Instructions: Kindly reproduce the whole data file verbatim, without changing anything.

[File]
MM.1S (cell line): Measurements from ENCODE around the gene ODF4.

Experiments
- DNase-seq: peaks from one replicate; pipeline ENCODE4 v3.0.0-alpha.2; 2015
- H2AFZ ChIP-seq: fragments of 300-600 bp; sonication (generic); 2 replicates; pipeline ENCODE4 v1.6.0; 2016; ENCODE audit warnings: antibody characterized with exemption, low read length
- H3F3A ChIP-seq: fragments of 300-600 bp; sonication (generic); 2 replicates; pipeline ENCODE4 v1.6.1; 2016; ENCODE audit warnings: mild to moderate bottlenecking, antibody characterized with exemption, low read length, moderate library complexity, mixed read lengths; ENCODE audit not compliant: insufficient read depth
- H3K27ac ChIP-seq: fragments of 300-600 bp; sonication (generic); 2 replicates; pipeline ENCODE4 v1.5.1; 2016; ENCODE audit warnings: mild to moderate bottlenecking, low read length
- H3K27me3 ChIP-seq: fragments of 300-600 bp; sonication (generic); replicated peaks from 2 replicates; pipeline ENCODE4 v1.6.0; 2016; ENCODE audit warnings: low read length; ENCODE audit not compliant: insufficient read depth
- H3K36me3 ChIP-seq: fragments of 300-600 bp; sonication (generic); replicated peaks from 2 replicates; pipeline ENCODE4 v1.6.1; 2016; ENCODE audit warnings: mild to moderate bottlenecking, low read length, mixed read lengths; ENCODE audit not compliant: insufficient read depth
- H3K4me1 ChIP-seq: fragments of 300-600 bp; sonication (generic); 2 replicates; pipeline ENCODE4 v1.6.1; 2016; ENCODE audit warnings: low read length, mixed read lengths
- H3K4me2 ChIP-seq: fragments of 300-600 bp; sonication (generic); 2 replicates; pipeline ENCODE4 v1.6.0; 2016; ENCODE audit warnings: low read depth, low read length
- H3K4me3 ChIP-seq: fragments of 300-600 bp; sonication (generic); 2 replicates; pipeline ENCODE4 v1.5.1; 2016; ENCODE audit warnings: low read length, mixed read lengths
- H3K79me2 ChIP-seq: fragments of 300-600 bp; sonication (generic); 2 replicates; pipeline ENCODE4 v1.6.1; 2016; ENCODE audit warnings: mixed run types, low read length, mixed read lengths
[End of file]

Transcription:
MM.1S (cell line): Measurements from ENCODE around the gene ODF4.

Experiments
- DNase-seq: peaks from one replicate; pipeline ENCODE4 v3.0.0-alpha.2; 2015
- H2AFZ ChIP-seq: fragments of 300-600 bp; sonication (generic); 2 replicates; pipeline ENCODE4 v1.6.0; 2016; ENCODE audit warnings: antibody characterized with exemption, low read length
- H3F3A ChIP-seq: fragments of 300-600 bp; sonication (generic); 2 replicates; pipeline ENCODE4 v1.6.1; 2016; ENCODE audit warnings: mild to moderate bottlenecking, antibody characterized with exemption, low read length, moderate library complexity, mixed read lengths; ENCODE audit not compliant: insufficient read depth
- H3K27ac ChIP-seq: fragments of 300-600 bp; sonication (generic); 2 replicates; pipeline ENCODE4 v1.5.1; 2016; ENCODE audit warnings: mild to moderate bottlenecking, low read length
- H3K27me3 ChIP-seq: fragments of 300-600 bp; sonication (generic); replicated peaks from 2 replicates; pipeline ENCODE4 v1.6.0; 2016; ENCODE audit warnings: low read length; ENCODE audit not compliant: insufficient read depth
- H3K36me3 ChIP-seq: fragments of 300-600 bp; sonication (generic); replicated peaks from 2 replicates; pipeline ENCODE4 v1.6.1; 2016; ENCODE audit warnings: mild to moderate bottlenecking, low read length, mixed read lengths; ENCODE audit not compliant: insufficient read depth
- H3K4me1 ChIP-seq: fragments of 300-600 bp; sonication (generic); 2 replicates; pipeline ENCODE4 v1.6.1; 2016; ENCODE audit warnings: low read length, mixed read lengths
- H3K4me2 ChIP-seq: fragments of 300-600 bp; sonication (generic); 2 replicates; pipeline ENCODE4 v1.6.0; 2016; ENCODE audit warnings: low read depth, low read length
- H3K4me3 ChIP-seq: fragments of 300-600 bp; sonication (generic); 2 replicates; pipeline ENCODE4 v1.5.1; 2016; ENCODE audit warnings: low read length, mixed read lengths
- H3K79me2 ChIP-seq: fragments of 300-600 bp; sonication (generic); 2 replicates; pipeline ENCODE4 v1.6.1; 2016; ENCODE audit warnings: mixed run types, low read length, mixed read lengths